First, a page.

Leading article: Lines on a map

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The Independent Online

There is something intoxicatingly romantic about an old Ordnance Survey map. They are redolent of the aromas of childhood; not just the musty smell of an ancient linen-backed tourist edition, but the way the gently water-coloured lines rise up in brown peaks from green valleys.

But they are precision tools of the present too, as a modern 1:50,000 map of any contemporary British city will show, which is why the OS website nearly went into meltdown yesterday when the public was allowed free and unrestricted access to most of its maps online for the first time.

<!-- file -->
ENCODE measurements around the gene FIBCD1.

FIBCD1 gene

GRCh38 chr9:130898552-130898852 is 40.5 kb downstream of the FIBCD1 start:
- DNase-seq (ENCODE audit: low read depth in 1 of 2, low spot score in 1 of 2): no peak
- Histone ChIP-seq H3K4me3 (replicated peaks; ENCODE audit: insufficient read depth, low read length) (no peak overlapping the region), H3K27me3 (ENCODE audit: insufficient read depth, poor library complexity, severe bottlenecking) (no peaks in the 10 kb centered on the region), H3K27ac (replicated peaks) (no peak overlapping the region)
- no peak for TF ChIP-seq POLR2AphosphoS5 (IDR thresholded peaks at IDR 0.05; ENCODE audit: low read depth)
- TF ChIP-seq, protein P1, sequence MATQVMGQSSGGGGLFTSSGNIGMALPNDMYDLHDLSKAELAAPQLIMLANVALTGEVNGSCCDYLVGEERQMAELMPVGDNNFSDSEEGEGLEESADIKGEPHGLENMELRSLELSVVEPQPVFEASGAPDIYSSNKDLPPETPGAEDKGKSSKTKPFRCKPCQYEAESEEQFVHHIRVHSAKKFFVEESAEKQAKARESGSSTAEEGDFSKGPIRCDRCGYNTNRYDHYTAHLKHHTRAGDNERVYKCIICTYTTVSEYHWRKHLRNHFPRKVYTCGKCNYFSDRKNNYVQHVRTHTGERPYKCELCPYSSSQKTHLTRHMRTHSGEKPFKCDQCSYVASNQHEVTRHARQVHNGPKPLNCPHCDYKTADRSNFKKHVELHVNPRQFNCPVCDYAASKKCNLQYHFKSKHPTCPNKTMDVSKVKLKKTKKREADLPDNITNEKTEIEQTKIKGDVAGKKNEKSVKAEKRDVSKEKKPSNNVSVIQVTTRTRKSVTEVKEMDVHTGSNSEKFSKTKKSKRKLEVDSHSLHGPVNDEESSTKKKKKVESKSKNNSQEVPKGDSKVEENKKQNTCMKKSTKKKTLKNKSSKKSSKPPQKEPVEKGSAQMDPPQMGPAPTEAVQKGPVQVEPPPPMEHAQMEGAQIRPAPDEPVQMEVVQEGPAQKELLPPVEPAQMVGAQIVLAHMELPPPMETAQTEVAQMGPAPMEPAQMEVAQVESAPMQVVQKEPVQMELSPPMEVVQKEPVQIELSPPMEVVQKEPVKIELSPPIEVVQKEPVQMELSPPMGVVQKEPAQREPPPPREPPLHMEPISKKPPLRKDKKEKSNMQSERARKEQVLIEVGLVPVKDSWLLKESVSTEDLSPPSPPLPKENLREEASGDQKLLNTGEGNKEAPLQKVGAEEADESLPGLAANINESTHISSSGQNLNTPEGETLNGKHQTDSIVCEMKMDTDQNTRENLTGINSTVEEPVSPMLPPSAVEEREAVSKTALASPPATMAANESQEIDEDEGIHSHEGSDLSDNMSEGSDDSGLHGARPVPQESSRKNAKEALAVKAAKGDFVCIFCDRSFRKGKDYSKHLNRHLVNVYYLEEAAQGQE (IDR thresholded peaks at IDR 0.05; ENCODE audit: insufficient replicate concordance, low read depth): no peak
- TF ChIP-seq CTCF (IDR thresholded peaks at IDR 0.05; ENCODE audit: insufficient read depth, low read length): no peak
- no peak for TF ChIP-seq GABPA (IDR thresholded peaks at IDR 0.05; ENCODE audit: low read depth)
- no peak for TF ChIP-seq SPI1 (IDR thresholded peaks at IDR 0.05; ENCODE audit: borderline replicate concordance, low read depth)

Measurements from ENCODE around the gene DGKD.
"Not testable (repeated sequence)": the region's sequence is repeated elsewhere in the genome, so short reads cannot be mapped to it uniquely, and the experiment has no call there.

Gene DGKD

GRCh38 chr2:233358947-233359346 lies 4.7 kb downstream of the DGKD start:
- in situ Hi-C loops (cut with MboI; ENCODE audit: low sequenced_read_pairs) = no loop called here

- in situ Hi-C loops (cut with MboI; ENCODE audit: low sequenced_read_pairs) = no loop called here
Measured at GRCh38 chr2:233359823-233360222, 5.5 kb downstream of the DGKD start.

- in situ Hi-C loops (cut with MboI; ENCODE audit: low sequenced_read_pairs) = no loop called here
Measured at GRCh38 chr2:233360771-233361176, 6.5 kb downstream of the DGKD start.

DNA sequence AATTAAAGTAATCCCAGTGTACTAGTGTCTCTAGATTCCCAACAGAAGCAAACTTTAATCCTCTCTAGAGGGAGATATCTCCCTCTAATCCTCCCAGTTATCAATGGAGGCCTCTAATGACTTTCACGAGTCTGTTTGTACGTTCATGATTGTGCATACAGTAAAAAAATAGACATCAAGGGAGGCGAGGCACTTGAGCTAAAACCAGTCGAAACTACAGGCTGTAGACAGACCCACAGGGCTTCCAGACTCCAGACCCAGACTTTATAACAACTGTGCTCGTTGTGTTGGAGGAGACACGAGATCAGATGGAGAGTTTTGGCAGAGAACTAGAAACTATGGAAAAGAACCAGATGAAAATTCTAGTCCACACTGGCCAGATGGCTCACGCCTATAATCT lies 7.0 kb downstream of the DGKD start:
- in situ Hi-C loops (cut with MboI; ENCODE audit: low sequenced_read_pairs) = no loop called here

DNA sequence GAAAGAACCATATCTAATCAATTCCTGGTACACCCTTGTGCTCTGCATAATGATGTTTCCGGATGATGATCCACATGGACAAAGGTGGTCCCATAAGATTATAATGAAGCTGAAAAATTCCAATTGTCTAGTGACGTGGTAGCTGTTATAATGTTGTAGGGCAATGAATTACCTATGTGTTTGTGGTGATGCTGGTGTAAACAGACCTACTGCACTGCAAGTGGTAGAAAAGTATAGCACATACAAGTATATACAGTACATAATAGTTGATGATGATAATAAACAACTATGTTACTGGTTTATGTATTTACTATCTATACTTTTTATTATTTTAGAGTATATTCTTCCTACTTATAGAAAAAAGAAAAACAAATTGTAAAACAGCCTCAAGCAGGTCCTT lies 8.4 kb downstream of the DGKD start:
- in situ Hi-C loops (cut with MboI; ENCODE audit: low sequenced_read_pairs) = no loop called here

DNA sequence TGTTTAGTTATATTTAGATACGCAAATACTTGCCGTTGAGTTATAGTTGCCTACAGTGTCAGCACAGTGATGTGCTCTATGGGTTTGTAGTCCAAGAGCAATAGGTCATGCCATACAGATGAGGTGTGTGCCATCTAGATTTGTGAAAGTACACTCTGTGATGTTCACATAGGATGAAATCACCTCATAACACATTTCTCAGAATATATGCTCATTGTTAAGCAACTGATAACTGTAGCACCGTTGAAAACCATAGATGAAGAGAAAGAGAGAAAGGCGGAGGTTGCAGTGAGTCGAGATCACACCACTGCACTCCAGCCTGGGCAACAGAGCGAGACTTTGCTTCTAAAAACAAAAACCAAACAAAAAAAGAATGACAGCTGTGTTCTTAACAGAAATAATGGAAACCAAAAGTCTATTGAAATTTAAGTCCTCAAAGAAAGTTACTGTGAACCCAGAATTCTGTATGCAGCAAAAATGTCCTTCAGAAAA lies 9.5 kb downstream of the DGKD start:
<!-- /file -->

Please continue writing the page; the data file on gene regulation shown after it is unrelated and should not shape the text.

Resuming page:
It was a belated development. With Google Earth, MultiMap, Street View and the rest, there is so much mapping information already available on the internet free of charge that ministers had little choice but to waive our public maps' long-guarded copyright. The result is a delight to any map junkie – and a serious business opportunity to an entrepreneur with a scintilla of imagination.

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